Andrew Tanner is a managing director of Private Business Group and Real Estate Services in the Specialty Asset Management group at U.S. Trust, a part of Bank of America. He recommends buyers begin by focusing on finding a quality income-producing building that is expected to hold its value over time and gradually appreciate with inflation. "Maybe if you invest in real estate for a living you can think about buying very low and flipping it," he says. "Anyone else should leave the short-term appreciation strategies for the pros, and think long-term."
Since in CRE local knowledge is everything, buyers are generally advised to focus on areas where they at least have some familiarity with market dynamics. That's where the advice of a professional steeped in the market becomes particularly essential. Most major markets have a handful of national and regional players handling the majority of the most desirable properties in town. Tanner's group can work with you and your advisor to identify the ones are likely to be better positioned to help you find an investment that meets your needs.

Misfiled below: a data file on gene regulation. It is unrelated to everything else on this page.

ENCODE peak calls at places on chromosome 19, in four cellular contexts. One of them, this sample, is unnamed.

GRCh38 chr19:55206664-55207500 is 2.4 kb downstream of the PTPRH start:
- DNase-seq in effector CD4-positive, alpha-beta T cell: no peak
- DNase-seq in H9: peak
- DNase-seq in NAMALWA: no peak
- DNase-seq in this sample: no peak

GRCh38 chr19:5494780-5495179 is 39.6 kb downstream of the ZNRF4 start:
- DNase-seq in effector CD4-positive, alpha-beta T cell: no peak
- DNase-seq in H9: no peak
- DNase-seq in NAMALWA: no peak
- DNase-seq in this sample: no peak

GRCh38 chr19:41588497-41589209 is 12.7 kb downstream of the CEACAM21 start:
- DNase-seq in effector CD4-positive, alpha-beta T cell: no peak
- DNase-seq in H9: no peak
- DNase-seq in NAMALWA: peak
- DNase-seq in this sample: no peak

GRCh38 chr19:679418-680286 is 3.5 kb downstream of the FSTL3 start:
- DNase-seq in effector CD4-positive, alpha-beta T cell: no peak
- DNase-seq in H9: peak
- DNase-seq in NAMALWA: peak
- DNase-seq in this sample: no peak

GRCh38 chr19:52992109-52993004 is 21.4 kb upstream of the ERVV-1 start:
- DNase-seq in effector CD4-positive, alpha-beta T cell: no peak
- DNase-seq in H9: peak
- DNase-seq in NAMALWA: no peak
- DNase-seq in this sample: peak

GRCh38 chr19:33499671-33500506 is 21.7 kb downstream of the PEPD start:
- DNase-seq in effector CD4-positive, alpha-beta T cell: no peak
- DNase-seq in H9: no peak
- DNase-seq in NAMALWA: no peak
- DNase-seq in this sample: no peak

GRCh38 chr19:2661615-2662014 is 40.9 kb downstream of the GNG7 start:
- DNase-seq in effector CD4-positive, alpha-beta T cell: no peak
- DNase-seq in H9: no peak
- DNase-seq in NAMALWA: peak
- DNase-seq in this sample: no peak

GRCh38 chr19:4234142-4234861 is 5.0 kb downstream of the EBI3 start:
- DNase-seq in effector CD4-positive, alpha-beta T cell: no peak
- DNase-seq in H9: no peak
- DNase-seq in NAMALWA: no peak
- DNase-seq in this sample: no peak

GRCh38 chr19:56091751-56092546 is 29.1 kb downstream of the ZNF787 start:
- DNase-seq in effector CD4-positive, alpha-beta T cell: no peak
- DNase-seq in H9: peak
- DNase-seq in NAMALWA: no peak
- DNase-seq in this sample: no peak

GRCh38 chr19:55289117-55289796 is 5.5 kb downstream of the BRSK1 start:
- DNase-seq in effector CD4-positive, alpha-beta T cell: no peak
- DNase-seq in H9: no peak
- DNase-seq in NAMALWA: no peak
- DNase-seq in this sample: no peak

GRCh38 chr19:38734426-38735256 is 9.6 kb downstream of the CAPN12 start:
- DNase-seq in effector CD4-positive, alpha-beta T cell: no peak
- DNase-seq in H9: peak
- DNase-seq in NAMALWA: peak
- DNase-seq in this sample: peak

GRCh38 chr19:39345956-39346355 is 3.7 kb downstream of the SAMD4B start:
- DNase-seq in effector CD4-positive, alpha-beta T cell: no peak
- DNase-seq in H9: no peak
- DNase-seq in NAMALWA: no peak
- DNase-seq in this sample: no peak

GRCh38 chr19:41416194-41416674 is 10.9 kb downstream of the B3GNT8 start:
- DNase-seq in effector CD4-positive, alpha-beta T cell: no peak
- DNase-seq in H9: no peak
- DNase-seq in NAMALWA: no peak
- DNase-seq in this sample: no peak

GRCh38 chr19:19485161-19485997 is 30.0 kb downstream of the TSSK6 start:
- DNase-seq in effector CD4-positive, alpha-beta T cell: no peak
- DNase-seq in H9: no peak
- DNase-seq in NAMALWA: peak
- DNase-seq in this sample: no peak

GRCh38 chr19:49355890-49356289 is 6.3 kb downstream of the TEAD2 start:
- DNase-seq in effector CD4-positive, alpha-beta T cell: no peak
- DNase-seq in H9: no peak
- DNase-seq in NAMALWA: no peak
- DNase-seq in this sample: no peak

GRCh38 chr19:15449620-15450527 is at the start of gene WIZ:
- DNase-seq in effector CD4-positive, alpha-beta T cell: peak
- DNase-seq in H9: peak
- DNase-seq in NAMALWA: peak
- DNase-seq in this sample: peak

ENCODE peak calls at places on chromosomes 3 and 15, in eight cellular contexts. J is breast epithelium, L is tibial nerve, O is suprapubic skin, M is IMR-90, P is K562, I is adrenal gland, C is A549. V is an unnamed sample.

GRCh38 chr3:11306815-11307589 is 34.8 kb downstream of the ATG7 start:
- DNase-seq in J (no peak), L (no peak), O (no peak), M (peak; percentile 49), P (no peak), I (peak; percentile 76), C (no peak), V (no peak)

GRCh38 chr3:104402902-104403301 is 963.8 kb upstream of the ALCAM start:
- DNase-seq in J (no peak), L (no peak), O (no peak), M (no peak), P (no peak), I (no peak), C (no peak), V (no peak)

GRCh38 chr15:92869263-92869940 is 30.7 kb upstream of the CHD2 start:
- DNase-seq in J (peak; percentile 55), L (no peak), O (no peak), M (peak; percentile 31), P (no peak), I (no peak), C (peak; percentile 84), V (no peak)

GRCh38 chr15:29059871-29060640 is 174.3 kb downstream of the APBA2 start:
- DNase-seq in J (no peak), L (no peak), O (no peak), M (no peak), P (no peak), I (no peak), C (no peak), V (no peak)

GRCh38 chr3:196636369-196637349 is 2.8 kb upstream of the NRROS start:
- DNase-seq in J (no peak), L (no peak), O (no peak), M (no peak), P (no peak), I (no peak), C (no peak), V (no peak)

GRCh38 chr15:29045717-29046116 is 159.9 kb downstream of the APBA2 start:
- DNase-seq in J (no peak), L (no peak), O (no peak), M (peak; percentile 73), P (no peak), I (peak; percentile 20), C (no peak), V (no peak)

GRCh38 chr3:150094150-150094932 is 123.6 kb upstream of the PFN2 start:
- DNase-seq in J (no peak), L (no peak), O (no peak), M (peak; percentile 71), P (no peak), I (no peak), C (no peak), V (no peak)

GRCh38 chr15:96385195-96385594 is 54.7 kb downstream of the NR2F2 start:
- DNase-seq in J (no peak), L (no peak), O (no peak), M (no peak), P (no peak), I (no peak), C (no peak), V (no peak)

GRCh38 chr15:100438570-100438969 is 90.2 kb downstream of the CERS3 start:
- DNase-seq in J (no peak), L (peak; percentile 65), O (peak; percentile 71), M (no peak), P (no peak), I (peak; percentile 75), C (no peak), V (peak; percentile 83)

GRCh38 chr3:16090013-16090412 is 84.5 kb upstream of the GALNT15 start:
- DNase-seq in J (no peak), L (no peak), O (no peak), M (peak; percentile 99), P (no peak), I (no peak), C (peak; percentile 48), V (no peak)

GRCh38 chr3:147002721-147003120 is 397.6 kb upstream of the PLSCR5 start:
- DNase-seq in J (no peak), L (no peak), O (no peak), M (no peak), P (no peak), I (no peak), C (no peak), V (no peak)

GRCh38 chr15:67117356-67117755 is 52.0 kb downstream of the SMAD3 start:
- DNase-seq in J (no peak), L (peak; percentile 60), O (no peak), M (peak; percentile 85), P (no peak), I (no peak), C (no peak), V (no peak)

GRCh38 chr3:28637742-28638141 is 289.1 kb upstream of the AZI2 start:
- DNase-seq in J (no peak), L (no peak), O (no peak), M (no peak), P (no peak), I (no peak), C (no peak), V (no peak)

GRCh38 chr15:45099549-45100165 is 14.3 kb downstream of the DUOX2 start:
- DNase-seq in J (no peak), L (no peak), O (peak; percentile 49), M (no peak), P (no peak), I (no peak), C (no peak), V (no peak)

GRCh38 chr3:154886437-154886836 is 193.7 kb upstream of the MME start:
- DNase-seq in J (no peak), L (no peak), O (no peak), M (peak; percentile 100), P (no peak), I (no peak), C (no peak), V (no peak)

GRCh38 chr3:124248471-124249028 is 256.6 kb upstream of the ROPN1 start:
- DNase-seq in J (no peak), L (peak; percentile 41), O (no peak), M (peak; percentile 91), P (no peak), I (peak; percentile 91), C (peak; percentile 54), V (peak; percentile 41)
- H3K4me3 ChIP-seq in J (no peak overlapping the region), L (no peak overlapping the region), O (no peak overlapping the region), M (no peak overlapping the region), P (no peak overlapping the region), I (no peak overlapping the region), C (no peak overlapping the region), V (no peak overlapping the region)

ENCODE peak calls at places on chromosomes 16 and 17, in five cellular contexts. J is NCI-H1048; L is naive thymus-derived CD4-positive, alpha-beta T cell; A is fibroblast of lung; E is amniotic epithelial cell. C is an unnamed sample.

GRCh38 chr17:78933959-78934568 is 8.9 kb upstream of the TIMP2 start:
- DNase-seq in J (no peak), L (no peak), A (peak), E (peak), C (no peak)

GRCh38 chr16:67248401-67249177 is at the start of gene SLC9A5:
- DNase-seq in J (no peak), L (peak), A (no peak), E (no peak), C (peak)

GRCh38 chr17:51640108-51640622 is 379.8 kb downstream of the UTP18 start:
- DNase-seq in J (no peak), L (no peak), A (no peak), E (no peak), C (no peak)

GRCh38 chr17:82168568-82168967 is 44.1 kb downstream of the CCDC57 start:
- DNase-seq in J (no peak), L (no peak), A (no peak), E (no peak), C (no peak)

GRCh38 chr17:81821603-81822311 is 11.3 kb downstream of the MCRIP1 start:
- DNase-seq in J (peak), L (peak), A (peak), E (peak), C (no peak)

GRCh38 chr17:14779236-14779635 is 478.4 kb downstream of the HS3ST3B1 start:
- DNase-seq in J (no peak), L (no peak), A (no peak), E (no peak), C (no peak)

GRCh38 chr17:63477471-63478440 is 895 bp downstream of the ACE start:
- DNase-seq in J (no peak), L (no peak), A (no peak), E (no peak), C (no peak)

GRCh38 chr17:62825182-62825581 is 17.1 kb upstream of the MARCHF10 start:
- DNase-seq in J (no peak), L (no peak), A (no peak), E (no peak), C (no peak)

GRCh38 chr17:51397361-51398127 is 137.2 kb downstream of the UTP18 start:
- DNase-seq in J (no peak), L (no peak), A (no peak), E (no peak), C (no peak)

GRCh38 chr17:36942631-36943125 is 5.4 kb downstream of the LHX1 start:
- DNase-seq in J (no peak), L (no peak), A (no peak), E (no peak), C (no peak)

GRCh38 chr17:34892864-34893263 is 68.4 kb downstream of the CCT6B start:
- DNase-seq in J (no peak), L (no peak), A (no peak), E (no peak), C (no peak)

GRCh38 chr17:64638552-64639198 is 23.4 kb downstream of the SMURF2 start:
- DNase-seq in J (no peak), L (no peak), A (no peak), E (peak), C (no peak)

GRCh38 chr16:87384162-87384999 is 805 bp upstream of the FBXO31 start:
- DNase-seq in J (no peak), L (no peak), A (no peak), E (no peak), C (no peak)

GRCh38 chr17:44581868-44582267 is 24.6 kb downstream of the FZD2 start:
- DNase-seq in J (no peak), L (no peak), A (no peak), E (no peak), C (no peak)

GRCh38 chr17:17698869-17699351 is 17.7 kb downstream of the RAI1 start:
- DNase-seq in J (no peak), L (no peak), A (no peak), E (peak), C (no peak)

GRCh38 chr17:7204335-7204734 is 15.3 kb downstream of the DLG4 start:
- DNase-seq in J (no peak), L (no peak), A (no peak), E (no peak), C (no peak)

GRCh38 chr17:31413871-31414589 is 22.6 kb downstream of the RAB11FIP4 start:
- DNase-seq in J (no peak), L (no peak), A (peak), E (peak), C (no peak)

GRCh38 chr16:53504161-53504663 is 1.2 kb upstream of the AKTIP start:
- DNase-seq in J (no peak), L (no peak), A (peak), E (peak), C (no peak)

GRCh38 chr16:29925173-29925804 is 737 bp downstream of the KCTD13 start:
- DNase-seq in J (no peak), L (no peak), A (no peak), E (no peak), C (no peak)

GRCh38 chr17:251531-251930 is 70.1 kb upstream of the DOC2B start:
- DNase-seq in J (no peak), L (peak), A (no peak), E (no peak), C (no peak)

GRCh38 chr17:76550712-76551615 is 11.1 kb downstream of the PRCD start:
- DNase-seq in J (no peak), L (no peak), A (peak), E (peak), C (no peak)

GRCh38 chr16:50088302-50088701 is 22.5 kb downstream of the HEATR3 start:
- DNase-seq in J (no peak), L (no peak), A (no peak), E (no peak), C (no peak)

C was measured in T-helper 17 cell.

Financing the deal. And if you do decide to invest directly in a property, financing will usually take one of two forms, both available through Merrill Lynch. In commercial mortgage-backed securities (CMBS), the property itself serves as collateral and the debt is paid off through regular rent from tenants. This avoids the complexities of having each investor (if there is more than one) issue a guarantee. Since the loan ends up being pooled with other mortgages and sold to outside investors, though, it tends to be best for a well-established building with reliable cash flow. In a customized loan, which may be better for a more unique property, a credit specialist can structure a loan enhancing the real estate collateral with a personal guarantee.